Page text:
Idit Harel's donation has sparked a chain of reactions
Eshhar: Idit Harel Segal was turning 50, and she had chosen a gift: She was going to give one of her own kidneys to a stranger.
The kindergarten teacher from northern Israel, a proud Israeli, hoped her choice would set an example of generosity in a land of perpetual conflict. She was spurred by memories of her late grandfather, a Holocaust survivor, who told her to live meaningfully, and by Jewish tradition, which holds that there’s no higher duty than saving a life.
So Segal contacted a group that links donors and recipients, launching a nine-month process to transfer her kidney to someone who needed one.
That someone turned out to be a 3-year-old Palestinian boy from the Gaza Strip.
“You don’t know me, but soon we’ll be very close because my kidney will be in your body,” Segal wrote in Hebrew to the boy, whose family asked not to be named due to the sensitivities over cooperating with Israelis. A friend translated the letter into Arabic so the family might understand.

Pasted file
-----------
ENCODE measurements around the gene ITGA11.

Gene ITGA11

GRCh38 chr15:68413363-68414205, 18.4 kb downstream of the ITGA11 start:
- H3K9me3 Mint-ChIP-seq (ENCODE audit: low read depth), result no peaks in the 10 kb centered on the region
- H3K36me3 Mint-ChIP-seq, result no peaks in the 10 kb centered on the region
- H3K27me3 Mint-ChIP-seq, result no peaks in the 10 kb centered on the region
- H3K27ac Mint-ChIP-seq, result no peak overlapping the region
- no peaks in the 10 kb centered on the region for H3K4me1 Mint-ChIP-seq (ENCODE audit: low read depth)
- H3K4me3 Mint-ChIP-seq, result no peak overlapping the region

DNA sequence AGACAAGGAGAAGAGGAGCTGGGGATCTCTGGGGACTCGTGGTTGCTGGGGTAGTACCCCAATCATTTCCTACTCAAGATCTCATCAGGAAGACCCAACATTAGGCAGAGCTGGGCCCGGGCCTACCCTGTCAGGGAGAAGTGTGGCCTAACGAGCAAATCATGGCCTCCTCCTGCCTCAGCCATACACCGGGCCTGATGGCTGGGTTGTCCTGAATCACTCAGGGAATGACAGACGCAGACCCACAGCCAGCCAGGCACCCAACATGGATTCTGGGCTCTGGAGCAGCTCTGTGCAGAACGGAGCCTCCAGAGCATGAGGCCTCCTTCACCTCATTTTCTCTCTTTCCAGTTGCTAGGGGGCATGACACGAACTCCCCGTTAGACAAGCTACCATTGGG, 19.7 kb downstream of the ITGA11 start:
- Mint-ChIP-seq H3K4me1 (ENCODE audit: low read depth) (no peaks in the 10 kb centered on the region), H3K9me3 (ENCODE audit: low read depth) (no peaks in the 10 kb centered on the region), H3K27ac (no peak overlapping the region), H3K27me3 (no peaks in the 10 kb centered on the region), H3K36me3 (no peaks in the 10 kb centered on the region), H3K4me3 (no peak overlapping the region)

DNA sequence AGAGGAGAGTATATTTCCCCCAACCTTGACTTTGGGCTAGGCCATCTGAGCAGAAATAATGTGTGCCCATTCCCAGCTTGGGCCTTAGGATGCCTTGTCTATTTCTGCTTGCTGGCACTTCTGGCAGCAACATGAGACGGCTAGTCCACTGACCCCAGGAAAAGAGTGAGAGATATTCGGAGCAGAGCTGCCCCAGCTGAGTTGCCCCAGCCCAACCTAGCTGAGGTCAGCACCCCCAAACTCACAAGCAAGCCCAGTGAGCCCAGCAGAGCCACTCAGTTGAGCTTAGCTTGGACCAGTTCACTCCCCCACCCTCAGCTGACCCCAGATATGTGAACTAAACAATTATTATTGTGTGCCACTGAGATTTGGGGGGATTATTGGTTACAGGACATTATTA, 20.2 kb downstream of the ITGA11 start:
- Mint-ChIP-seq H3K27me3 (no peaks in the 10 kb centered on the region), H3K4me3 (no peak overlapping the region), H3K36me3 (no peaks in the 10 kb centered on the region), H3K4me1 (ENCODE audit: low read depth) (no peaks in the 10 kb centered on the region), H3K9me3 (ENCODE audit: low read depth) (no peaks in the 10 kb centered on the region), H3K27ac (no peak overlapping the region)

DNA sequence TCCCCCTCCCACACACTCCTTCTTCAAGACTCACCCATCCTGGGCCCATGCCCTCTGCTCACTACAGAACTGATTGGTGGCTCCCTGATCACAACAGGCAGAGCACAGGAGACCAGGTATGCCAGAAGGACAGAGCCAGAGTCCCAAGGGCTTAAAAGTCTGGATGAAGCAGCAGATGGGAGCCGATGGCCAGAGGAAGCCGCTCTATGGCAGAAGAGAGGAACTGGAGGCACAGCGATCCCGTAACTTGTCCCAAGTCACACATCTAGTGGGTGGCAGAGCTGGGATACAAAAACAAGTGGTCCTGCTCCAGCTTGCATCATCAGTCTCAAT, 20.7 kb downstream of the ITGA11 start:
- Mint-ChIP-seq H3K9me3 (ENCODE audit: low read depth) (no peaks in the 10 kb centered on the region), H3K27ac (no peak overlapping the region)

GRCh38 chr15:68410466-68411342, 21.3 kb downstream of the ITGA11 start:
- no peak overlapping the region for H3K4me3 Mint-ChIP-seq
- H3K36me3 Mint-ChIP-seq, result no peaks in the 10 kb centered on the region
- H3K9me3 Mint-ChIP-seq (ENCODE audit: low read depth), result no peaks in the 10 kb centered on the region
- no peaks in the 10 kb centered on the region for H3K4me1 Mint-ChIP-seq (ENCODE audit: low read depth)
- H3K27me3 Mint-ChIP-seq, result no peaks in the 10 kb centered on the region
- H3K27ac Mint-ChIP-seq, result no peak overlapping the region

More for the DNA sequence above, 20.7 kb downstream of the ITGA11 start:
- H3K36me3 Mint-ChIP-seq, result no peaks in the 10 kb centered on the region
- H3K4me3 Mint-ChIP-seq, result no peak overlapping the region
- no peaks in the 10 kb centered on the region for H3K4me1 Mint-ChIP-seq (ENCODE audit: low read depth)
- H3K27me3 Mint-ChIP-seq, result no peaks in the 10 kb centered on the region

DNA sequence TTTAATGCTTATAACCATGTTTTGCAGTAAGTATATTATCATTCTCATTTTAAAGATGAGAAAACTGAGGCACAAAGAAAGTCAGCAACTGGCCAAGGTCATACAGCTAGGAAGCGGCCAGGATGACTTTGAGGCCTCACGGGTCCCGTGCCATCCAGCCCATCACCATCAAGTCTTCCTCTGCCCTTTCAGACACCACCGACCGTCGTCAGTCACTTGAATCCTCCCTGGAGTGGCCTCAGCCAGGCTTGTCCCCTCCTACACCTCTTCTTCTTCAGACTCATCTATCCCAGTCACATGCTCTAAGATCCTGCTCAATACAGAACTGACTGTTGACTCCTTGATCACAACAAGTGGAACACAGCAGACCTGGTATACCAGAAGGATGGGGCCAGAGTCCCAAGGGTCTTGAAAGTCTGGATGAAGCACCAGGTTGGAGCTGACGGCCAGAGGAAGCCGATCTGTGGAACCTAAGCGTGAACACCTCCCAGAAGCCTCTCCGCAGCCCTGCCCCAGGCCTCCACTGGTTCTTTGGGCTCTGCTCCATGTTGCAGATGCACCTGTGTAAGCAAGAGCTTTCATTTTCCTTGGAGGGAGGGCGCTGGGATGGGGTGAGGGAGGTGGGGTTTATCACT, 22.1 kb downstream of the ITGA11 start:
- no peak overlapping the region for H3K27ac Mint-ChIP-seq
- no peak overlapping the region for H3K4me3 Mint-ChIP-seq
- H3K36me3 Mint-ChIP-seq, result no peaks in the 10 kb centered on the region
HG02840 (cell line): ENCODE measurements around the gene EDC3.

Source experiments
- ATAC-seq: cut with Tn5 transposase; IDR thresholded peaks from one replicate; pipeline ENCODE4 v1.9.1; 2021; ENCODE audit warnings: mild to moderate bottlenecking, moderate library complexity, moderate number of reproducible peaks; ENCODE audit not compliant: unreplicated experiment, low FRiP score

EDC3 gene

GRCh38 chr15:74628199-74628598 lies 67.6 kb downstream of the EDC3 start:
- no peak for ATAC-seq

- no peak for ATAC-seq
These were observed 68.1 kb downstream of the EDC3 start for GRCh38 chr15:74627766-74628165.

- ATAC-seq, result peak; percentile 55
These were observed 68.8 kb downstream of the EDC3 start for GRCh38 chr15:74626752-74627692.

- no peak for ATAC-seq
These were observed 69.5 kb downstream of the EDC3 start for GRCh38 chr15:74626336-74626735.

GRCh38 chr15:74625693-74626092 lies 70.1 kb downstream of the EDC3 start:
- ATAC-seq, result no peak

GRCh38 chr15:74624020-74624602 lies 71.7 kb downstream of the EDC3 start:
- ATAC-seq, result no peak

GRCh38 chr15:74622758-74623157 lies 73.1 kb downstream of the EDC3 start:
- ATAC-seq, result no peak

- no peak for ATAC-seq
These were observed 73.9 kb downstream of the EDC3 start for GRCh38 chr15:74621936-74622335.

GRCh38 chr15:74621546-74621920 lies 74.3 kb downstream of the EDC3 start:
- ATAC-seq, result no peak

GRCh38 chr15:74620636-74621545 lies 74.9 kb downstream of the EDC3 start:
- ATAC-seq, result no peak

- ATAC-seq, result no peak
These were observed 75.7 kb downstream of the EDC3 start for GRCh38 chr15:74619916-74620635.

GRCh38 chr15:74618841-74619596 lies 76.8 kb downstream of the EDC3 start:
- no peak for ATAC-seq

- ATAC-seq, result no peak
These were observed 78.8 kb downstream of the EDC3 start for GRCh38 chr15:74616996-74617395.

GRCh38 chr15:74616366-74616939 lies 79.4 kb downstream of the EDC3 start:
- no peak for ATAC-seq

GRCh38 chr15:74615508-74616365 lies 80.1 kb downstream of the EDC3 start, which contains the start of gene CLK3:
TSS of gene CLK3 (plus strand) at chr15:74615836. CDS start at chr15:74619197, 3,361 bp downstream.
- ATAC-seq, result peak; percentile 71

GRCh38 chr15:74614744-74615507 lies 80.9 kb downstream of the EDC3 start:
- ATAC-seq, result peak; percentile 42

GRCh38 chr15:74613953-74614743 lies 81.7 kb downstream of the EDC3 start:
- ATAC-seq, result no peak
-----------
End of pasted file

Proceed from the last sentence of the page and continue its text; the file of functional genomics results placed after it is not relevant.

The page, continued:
“I hope with all my heart that this surgery will succeed and you will live a long and healthy and meaningful life.”
“My family was really against it. Everyone was against it. My husband, my sister, her husband. And the one who supported me the least was my father,” Segal said. With Gaza’s health care system ravaged by years of conflict and the blockade, Israel grants entry permits to small numbers of medical patients in need of serious treatments on humanitarian grounds.
For Segal, her kidney has helped save the boy’s life, generated a second donation and established new links between members of perpetually warring groups in one of the world’s most intractable conflicts.